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But Britain’s rollout achievement saw 844,285 people receive doses – at a rate of 27 jabs every second. The record-breaking total, which followed more than 700,000 vaccinations just 24 hours earlier, was applauded by Boris Johnson.
The Prime Minister – who had received his first jab on Friday – said: “A huge thank you to everyone involved.” He added: “Please come forward to get your jab when you are invited to do so.”
Meanwhile, Brussels chiefs stepped up their threats to seize UK-bound exports of the life-saving vaccines.
Ben Wallace, the Defence Secretary, attacked the EU’s stance as “counterproductive” and urged the bloc to be “grown-up” as part of a global effort to beat the virus.
He added the EU was “under tremendous political pressure” because of its botched rollout and said “the rest of the world is looking at the Commission about how it conducts itself”.
His Cabinet colleague Matt Hancock called the UK jabs total the “best of Britain”.
The Health Secretary added: “For the second day running… a new record number of vaccines administered in a single day. This mammoth team effort shows the best of Britain – thank you to the British public for coming forward.”
Dr Emily Lawson, NHS England’s senior responsible officer for vaccine rollout, said: “It is remarkable that because of the sustained hard work of NHS staff and all those involved in delivering jabs up and down the country, the vaccination programme has once again topped its own success with its busiest week.
“I could not be more proud of all those involved.
“We moved on to offering vaccines to those aged 50 and above. We urge anyone in this group to make use of the huge range of sites you can book in to across the country.”
Sir Simon Stevens, NHS chief executive, said: “The speed and precision of the NHS vaccination campaign have been on full display this weekend.
“NHS staff across England administered a remarkable 27 jabs a second. In just one day we vaccinated the equivalent of the entire adult populations of Liverpool, Southampton and Oxford.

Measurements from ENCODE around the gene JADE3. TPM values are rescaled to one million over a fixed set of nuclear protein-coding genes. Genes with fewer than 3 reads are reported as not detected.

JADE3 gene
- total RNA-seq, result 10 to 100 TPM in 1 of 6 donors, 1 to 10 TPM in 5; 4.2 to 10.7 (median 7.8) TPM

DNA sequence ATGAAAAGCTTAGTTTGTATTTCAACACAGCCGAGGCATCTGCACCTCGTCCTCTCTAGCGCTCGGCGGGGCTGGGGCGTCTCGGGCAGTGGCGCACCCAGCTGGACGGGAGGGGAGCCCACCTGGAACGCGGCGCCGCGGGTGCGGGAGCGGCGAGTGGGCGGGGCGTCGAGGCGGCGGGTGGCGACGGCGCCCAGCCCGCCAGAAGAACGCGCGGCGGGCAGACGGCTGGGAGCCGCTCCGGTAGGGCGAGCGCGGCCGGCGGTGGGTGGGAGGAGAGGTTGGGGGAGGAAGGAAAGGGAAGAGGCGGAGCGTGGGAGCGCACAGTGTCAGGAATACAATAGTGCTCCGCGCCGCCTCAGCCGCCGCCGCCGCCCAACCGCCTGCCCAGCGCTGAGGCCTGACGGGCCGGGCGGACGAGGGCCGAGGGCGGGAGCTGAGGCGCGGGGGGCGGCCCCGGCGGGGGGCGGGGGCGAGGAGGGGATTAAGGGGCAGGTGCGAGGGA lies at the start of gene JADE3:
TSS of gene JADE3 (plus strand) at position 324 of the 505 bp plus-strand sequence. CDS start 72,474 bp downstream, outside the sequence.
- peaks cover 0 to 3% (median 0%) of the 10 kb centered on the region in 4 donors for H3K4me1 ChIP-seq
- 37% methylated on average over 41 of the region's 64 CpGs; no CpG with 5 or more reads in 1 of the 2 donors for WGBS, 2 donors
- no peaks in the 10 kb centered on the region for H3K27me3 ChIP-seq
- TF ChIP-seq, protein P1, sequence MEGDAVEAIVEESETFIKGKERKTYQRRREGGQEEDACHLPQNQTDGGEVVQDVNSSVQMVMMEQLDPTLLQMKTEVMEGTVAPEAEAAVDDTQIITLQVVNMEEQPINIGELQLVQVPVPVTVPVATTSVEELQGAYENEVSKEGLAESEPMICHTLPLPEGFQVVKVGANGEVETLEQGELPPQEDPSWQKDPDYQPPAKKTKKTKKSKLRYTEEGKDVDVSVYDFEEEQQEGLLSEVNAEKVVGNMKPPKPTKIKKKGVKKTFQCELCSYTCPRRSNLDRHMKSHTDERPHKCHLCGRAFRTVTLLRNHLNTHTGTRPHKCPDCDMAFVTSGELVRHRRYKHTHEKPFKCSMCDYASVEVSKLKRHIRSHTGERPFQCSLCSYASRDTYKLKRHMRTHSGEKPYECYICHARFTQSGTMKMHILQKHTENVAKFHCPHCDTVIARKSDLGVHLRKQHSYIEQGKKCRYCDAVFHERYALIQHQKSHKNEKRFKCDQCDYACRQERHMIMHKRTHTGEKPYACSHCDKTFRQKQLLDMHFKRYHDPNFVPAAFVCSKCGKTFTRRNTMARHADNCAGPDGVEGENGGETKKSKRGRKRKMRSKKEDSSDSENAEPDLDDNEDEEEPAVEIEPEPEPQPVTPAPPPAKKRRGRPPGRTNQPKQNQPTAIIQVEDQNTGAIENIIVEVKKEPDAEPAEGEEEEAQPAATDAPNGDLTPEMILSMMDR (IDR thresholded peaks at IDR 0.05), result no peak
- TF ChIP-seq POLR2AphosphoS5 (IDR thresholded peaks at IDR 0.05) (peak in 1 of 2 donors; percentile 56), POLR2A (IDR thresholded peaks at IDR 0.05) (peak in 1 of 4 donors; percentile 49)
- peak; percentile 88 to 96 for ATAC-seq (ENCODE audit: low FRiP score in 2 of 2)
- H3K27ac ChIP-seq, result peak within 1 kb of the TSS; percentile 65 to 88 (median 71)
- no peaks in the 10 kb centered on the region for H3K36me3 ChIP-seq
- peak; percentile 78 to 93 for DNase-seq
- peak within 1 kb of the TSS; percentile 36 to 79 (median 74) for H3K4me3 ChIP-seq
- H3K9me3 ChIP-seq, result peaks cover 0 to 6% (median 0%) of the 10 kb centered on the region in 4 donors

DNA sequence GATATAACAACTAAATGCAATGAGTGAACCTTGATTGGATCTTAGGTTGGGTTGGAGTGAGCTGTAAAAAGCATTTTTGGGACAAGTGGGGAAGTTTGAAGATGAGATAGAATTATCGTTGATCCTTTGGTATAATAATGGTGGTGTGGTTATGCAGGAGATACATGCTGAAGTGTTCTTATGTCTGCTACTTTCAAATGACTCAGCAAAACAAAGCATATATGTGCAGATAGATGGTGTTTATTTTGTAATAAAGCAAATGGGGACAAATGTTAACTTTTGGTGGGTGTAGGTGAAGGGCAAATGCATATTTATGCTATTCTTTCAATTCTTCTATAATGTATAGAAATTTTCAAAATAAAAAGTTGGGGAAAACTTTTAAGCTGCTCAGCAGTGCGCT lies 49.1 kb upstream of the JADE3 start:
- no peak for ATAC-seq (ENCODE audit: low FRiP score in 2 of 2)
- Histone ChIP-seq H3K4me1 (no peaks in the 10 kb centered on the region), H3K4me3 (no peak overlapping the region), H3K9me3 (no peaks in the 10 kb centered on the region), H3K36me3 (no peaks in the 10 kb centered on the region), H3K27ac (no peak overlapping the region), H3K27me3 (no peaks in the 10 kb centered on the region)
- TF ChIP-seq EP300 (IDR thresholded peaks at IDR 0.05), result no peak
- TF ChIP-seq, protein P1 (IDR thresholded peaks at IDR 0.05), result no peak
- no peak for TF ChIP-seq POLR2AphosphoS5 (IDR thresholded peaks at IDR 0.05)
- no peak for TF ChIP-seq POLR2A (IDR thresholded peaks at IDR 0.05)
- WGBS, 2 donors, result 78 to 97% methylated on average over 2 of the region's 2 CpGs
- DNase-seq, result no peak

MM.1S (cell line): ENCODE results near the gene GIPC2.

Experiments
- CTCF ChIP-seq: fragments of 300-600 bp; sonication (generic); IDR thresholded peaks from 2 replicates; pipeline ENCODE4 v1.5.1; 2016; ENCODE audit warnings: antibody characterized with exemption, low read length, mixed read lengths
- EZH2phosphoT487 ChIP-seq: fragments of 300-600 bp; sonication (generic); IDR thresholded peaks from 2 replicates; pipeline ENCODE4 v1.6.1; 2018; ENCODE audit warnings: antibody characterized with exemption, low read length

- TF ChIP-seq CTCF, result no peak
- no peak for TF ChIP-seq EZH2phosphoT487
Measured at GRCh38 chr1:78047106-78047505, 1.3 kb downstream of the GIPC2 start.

“We have a strong supply of vaccine for the coming week too, so if you are aged 50-plus, don’t delay.”
More than half of all adults have had at least one shot, including this man in Green Lanes, north London yesterday.
Ursula von der Leyen, the president of the European Commission, has repeated a threat to use emergency powers to seize vaccines set for export.
She said in an interview on Saturday: “This is a message to AstraZeneca – you fulfil your part of the deal toward Europe before you start to deliver to other countries.”
EU commissioner Mairead McGuinness said leaders will discuss the crisis on Thursday.
“European citizens are growing angry and upset at the fact that the vaccine rollout has not happened as rapidly as we had anticipated,” she said on BBC One’s The Andrew Marr Show.
“Both the EU and the UK have contracts with AstraZeneca and my understanding is the company is supplying the UK but not the European Union.
“We are supplying the UK with other vaccines, so I think this is just about openness and transparency.”
In response, Mr Wallace warned the manufacture of the Pfizer dose depends on supplies from the UK.
He said: “The grown-up thing would be for the European Commission and some of the European leaders to not indulge in rhetoric but to recognise the obligations that we all have.
“We will all hold each other to our contracts. Making a vaccine is like baking a cake. We all have different ingredients and the European Commission will know that.”
He said earlier, on Sky News’s Sophy Ridge on Sunday, that the EU would suffer “severe reputational” damage if it interfered.
“If contracts and undertakings get broken, that is a very damaging thing to happen for a trading bloc which prides itself on the rule of law. It would be counterproductive because the one thing we know about vaccine production and manufacturing is that it is collaborative.
“If the Commission were to start to do that, I think they would undermine not only their citizens’ chances of having a proper vaccine programme, but also many other countries around the world.
“With the reputational damage to the EU, I think, they would find very hard to change over the short term.”
Mr Wallace also hinted that Britain might retaliate.
If the EU stopped Pfizer vaccines reaching the UK, Westminster might respond by preventing Yorkshire-made lipids that are needed for the jab from being exported to Belgium.
Croda International, a chemicals company based in Snaith, in the East Riding of Yorkshire, supplies the vital “fatty molecules” to Pfizer factories in the EU.
Bosses at the drugs giant and its partner BioNTech have told European leaders to back down from their threat of a blockade – or they run the risk of key ingredients being withheld.
Meanwhile, polls showed a huge loss of confidence on the Continent in the Oxford-AstraZeneca jab, as some countries suspended using it.
Most nations have resumed inoculations with that formulation, after fears of blood clots in people who had had the jab were discounted.
People in Germany who considered the AstraZeneca vaccine was safe fell from 55 percent to 32 percent over the last two weeks.
While in France the figure plunged from 61 percent to just 23 percent.
Surveys taken in the UK found that 77 percent of Britons considered the Oxford-AstraZeneca vaccine to be all right.
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